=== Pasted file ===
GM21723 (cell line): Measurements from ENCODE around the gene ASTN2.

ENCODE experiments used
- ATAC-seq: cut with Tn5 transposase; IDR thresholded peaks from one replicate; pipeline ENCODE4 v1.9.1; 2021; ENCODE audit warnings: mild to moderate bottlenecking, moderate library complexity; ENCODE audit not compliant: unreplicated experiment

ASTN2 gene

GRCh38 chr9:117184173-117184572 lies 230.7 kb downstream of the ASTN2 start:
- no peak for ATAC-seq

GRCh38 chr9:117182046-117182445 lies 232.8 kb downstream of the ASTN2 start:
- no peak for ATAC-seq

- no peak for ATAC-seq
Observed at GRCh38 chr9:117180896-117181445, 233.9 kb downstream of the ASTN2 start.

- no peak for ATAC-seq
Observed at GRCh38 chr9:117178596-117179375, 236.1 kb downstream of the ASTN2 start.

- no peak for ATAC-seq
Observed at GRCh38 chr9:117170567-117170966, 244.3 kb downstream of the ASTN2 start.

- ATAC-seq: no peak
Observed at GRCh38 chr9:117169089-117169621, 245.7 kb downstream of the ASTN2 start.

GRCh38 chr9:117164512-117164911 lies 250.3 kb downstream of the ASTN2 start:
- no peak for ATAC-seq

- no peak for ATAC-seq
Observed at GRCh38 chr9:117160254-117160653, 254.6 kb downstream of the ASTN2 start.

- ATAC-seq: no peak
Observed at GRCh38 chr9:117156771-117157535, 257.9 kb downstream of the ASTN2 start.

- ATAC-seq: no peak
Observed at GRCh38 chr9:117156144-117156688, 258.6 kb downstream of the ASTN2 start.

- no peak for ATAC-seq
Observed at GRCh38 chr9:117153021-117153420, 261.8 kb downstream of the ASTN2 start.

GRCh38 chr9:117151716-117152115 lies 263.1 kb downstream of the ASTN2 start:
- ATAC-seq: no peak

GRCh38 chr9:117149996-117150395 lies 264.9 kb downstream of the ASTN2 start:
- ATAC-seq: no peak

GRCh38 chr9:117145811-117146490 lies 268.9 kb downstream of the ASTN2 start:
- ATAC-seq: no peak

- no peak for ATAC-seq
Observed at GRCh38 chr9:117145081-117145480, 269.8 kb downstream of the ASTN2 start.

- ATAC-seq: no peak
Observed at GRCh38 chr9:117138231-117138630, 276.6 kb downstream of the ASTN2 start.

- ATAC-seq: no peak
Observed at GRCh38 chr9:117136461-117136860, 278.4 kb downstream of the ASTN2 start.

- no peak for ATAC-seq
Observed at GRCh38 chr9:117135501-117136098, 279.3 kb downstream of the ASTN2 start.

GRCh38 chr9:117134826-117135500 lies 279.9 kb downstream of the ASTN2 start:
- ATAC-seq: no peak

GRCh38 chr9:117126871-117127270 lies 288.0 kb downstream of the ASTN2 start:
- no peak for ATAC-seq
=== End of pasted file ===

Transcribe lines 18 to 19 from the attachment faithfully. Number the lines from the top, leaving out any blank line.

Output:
- no peak for ATAC-seq

- no peak for ATAC-seq